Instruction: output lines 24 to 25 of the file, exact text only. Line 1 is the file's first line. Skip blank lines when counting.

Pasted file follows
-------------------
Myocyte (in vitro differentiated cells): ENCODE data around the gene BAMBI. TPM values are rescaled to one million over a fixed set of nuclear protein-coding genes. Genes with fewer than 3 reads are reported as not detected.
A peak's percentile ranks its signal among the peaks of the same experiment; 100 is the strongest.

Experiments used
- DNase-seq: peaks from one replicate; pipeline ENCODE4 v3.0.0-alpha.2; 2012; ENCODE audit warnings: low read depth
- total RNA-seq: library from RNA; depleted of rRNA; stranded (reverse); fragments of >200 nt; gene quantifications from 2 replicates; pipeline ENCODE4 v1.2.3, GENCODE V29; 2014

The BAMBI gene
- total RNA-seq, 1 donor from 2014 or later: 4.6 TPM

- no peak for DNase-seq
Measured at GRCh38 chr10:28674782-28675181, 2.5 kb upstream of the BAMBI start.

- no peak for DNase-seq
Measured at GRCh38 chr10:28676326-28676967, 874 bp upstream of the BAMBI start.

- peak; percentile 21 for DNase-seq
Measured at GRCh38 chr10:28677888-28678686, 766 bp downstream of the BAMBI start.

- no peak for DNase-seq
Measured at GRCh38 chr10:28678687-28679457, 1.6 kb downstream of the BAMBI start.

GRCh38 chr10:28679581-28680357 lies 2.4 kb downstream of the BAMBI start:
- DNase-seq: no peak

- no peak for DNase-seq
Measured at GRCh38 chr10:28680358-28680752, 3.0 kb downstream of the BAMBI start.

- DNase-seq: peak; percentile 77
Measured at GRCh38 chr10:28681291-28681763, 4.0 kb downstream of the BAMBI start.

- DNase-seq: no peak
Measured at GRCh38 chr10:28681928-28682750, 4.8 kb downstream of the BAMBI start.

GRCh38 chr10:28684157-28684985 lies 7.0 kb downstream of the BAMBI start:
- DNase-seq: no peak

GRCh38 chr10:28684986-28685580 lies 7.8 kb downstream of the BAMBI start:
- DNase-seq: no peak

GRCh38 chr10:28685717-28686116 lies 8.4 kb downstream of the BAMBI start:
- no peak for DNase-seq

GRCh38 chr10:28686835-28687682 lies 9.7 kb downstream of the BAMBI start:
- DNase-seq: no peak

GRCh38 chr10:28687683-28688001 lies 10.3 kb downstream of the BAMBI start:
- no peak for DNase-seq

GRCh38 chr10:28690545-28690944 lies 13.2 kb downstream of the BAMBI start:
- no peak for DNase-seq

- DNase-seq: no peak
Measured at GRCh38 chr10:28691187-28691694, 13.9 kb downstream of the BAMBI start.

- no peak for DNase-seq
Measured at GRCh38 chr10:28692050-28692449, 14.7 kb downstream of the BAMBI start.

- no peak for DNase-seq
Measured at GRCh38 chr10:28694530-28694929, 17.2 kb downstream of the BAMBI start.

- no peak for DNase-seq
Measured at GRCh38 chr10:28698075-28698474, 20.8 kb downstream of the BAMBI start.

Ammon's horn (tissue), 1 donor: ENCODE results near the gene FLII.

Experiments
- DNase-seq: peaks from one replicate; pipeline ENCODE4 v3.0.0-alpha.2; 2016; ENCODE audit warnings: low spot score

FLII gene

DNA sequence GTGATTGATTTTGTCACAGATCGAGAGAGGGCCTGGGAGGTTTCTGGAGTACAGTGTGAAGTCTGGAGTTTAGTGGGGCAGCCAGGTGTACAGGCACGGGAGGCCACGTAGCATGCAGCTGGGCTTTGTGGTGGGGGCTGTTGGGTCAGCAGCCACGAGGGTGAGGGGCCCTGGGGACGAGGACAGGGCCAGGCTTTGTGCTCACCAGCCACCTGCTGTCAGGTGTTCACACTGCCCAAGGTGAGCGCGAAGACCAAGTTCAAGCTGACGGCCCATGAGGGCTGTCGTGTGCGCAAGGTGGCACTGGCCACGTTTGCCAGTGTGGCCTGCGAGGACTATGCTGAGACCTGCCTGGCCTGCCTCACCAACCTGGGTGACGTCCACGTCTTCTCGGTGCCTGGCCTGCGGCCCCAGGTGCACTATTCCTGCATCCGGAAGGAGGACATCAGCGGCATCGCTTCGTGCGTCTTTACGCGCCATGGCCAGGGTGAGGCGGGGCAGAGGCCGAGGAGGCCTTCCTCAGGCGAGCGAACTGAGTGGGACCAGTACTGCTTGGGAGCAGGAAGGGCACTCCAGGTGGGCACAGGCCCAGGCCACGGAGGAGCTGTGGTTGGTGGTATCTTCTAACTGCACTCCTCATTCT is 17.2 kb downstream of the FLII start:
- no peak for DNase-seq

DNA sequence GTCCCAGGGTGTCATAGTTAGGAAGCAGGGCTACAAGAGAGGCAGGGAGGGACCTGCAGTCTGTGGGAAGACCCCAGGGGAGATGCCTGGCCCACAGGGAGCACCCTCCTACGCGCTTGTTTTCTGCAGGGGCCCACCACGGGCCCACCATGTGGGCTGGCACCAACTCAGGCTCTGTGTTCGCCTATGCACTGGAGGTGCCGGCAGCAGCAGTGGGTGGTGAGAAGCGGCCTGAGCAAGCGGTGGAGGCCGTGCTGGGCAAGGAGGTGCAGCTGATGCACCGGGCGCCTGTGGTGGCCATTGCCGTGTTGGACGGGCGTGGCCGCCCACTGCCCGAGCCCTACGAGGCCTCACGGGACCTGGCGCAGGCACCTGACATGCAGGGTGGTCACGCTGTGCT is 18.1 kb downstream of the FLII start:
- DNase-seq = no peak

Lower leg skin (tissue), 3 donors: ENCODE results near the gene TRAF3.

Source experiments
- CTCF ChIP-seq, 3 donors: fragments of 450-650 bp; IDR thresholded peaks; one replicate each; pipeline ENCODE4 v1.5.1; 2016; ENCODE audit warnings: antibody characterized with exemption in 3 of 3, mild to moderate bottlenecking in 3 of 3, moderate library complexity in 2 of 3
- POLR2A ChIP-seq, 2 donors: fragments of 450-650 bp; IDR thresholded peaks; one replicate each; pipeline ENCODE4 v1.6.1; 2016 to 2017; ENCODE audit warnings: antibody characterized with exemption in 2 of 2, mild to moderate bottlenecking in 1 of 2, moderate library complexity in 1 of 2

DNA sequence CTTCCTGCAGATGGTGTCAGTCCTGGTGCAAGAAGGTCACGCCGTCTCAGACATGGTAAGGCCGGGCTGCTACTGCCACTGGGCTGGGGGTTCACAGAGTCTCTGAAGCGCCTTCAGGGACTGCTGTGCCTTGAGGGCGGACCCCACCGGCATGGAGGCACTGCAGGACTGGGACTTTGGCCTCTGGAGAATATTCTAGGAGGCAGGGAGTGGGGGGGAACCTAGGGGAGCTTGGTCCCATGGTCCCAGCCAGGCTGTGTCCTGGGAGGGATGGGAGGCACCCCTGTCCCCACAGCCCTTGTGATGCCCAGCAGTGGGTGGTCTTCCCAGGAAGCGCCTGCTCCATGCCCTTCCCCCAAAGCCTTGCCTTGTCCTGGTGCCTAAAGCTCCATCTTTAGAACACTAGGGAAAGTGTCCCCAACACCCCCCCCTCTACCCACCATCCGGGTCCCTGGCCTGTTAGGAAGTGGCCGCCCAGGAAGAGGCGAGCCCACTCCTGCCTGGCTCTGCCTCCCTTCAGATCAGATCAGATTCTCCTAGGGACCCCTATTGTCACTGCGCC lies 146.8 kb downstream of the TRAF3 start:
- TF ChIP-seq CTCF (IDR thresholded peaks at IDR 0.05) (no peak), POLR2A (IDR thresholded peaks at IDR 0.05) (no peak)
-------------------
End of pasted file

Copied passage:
GRCh38 chr10:28684157-28684985 lies 7.0 kb downstream of the BAMBI start:
- DNase-seq: no peak